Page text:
26 JEWELRY TAX ....

28 TOILET PREPARATIONS TAX

29 STAMP TAXES. .

29 TWO CENT POSTAGE:.:

32 PAYMENTS TO SOLDIERS, ETC.. 32 TAX ADVISORY BOARD.

32 SPECIAL TAXES.

29

WAR EXCESS-PROFITS TAX:
Rates for 1918.

1919.

15 15

FOREWORD This book contains a digest of the New Revenue Act which has just been enacted by the Congress. It is not a copy of the law, but a concise summary of it, with all the rates, information, directions, and the original section numbers, for the tax payer's guidance. The taxes shown are in lieu of those in effect heretofore.

There are numerous important relief provisions in the new law which should be studied and understood before making the tax return for 1918 — particularly those providing for “Net loss” deductions, "Personal Service Corporations,” “Preceding year losses, “Amortization, of cost on war plants, ships, etc.,” “Inventory shrinkage,” “Depletion allowance on mines, oil and gas wells and timber, limitation of the tax on small corporations, and a special method of determining the tax where the ordinary method would be unjust. If these relief provisions are understood and availed of they will prevent much inequality of taxation.

The income, corporation and War Excess Profits taxes apply to the entire calendar year of 1918. The “Credits" under these taxes should be thoroughly understood as the first step in computing the taxes.

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Title II

INCOME TAX-INDIVIDUALS THE NORMAL TAX: (Sec. 210)

In lieu of the normal taxes imposed by the Revenue Acts of 1916 and 1917, the new law fixes the normal rates upon the net income of every individual as follows:

(a) For the calendar year 1918, 12% of the net income in excess of the credits

allowed in Sec. 216; Provided, that in the case of a citizen or resident, the

rate on the first $4,000 of the excess shall be 6%.
(b) For each calendar year after 1918, 8% of the net income in excess of the

credits; Provided, that in the case of a citizen or resident, the rate on

the first $4,000 of the excess shall be 4%. Explanation: After determining your net income, turn to Section 216 and ascertain your credits. Suppose you are single and a citizen, with a salary of $5,000 for 1918, and that your only credit is a personal exemption of $1,000; the tax would be: First $1,000, personal exemption credit.......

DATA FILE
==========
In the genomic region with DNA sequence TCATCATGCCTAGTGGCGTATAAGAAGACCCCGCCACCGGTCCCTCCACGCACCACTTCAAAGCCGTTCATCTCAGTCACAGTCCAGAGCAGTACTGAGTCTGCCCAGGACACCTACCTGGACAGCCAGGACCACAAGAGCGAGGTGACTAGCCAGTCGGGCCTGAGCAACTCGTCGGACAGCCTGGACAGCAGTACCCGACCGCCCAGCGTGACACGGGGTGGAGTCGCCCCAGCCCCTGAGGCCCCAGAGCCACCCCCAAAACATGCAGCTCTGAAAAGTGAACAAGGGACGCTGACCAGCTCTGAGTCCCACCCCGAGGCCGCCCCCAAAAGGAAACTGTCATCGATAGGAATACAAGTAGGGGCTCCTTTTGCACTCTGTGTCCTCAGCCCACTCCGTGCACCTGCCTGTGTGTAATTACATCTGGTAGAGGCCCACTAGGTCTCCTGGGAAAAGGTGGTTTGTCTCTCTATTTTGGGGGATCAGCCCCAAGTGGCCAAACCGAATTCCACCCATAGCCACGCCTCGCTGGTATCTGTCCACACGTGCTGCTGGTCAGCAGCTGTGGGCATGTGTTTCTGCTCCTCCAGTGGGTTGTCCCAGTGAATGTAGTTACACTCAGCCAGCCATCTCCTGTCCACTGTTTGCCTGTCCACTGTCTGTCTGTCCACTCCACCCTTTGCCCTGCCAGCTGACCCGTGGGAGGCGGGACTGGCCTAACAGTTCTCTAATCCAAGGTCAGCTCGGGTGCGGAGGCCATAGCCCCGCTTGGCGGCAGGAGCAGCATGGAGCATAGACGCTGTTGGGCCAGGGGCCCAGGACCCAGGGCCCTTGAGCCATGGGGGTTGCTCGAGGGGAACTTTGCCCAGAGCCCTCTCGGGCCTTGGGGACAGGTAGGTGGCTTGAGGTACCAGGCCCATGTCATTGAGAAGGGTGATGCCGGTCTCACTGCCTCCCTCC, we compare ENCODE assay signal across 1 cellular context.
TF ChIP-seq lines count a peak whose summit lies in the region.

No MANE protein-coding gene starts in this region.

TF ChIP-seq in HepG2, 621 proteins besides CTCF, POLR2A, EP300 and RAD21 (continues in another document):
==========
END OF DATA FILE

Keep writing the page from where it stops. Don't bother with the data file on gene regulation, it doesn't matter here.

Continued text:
No tax
On $1,000 to $5,000 ($4,000 being the excess over the credit, at 6%) is. $240
If your taxable net income is $7,500, with a $1000 exemption, figure the

first $5,000 as above, and the remainder, $2500, as follows:
On $5,000 to $7,500 — ($2,500 at 12%) is...

$300 Total normal tax on $7,500 taxable net income is..

$540 In addition to the normal tax, the surtax on $7,500 would be: First $5,000..

No tax
On $5,000 to $6,000, ($1,000 at 1%).

$10
On $6,000 to $7,500, ($1,500 at 2%).

30 Total of normal and surtaxes..

$580 Another Example of the Normal Tax: A married person, citizen, with two dependents under 18 years; wife has no separate income: Net taxable income from salary in 1918.

. $25,000
First $2,000, personal exemption credit.

No tax
Next 400, credit for 2 dependents at $200 each.

No tax
Tax on $2,400 to $6,400 (being first $4,000 over credits, at 6%).

240
Tax on 6,400 to $25,000 ($18,600 at 12%).

2,232 Total Normal Tax.....

$2,472 The Surtax: In addition to the normal tax on above income, the surtax is: On over $ 5,000 to $ 6,000, at 1%, the tax is.

$ 10.00 On over 6,000 to 8,000, at 2%, the tax is.

40.00 On over 8,000 to 10,000, at 3%, the tax is.

60.00 On over 10,000 to 12,000, at 4%, the tax is.

80.00 On over 12,000 to 14,000, at 5%, the tax is.

100.00 On over 14,000 to 16,000, at 6%, the tax is.

120.00 On over 16,000 to 18,000, at 7%, the tax is.

140.00 On over 18,000 to 20,000, at 8%, the tax is.

160.00 On over 20,000 to 22,000, at 9%, the tax is.

180.00 On over 22,000 to 24,000, at 10%, the tax is.

200.00 On over 24,000 to 25,000, at 11%, the tax is.

110.00 Total of normal and surtaxes...

$3672.00 3